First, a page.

“When the Vice President said that it was the Locally Stranded Individuals who were responsible for the spread of COVID to the provinces, this was in the early days of the pandemic when our infection rates were high and compliance with minimum health standards were very low. A year later, compliance is now high, our active cases are low, and our people know what to do to protect themselves and their families,” said Malaya.
The IATF has removed the presentation of a travel authority from PNP and a medical certificate from local government units as requirements for inter-province trips in a bid to further open up the economy.
Malaya said the swab test was actually not a requirement by the national government for travelers. He said it was the LGUs which required the testing to prevent the spread of the virus.
“Now, under the new protocols, the PCR test may still be required by the LGU of destination. Therefore, travelers just need to check with their LGU if its required. But please take note that LGUs can only require the RT-PCR test and cannot require the antigen or rapid tests as requirement for travel,” said Malaya.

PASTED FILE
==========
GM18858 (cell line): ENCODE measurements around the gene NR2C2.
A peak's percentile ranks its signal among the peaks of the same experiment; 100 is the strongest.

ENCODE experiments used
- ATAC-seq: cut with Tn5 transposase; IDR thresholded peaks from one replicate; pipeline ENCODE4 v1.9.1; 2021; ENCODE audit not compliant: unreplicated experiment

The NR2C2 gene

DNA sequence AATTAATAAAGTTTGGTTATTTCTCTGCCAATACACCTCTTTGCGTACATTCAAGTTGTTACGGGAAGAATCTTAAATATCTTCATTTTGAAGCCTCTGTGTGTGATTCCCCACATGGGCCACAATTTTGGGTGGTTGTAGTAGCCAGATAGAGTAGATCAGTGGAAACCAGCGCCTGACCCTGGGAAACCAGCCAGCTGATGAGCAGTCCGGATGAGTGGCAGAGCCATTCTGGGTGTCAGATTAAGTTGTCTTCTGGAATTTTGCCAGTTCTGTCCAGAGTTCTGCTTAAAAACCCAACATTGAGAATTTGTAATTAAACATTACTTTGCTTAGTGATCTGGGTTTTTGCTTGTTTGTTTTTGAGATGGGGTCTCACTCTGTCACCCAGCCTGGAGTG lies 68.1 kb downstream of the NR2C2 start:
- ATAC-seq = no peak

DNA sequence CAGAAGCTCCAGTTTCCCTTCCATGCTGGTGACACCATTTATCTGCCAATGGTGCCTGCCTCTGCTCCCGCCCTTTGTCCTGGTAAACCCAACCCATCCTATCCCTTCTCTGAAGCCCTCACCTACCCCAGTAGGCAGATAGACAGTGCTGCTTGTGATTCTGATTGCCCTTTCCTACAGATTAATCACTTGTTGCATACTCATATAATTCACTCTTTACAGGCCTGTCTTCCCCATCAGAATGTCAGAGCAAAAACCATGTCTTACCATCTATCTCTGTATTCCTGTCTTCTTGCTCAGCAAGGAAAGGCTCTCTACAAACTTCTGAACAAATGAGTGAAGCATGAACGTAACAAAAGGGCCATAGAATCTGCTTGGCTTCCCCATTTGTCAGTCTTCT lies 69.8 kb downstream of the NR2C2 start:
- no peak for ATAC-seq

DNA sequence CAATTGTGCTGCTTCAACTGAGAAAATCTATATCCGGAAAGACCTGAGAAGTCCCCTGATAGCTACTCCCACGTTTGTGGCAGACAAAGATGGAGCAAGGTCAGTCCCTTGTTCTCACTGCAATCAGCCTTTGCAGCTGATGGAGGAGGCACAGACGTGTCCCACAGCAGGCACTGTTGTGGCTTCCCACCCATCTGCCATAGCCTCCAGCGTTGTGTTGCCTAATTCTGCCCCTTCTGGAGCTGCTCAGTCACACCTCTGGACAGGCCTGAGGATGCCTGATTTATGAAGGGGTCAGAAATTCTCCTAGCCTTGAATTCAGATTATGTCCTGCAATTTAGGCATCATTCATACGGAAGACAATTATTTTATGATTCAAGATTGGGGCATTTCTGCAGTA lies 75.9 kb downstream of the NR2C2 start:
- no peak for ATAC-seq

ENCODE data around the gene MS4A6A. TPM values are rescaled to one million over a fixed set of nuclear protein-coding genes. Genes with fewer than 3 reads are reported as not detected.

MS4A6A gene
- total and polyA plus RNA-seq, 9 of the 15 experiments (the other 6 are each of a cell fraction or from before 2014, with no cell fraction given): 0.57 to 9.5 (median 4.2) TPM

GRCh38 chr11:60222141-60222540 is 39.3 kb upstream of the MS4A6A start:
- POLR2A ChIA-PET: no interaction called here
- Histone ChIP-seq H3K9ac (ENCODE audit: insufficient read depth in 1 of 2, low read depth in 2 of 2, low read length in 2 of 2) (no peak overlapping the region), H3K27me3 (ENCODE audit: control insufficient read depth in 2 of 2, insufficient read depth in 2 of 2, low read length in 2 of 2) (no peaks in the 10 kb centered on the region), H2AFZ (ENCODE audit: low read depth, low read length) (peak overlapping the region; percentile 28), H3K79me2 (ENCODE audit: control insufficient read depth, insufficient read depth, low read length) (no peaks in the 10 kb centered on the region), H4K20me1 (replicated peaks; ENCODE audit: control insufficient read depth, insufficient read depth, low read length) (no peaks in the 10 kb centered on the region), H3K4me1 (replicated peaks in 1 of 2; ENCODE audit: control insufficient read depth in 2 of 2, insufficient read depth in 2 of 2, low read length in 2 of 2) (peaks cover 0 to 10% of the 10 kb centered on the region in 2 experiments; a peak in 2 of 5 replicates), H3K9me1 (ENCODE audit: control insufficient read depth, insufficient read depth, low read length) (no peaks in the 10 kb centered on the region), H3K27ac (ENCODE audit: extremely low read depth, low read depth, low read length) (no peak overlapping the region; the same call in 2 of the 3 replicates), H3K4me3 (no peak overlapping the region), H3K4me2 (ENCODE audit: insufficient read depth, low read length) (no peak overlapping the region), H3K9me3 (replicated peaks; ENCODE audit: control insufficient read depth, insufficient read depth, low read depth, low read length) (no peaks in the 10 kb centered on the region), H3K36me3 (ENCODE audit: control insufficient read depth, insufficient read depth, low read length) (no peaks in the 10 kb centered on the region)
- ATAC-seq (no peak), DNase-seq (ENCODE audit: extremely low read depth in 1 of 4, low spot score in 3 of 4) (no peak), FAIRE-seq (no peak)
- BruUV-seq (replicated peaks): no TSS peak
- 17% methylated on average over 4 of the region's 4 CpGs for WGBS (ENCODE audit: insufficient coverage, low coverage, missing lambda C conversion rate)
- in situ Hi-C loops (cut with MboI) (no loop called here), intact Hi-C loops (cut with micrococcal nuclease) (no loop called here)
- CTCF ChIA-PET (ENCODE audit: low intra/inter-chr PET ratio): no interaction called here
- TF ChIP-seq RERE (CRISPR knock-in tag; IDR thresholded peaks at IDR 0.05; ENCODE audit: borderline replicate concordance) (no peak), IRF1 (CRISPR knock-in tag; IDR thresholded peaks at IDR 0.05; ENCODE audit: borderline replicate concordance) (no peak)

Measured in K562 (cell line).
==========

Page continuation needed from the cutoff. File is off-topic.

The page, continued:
As to quarantine requirements, Malysia said health professionals do not see a need to subject travelers to facility-based quarantine unless they exhibit symptoms upon arrival at the LGU destination.
Malaya stressed there is a need to streamline local regulations to revive the travel and tourism sector, which lost P1.04 trillion last year, which were severely affected by the COVID lockdowns.
“We needed to streamline because we need to revive our economy and address the hunger, loss of jobs and economic opportunities that came as a result of the travel restrictions,” said Malaya. – with Noel Talacay, Jocelyn Montemayor and Victor Reyes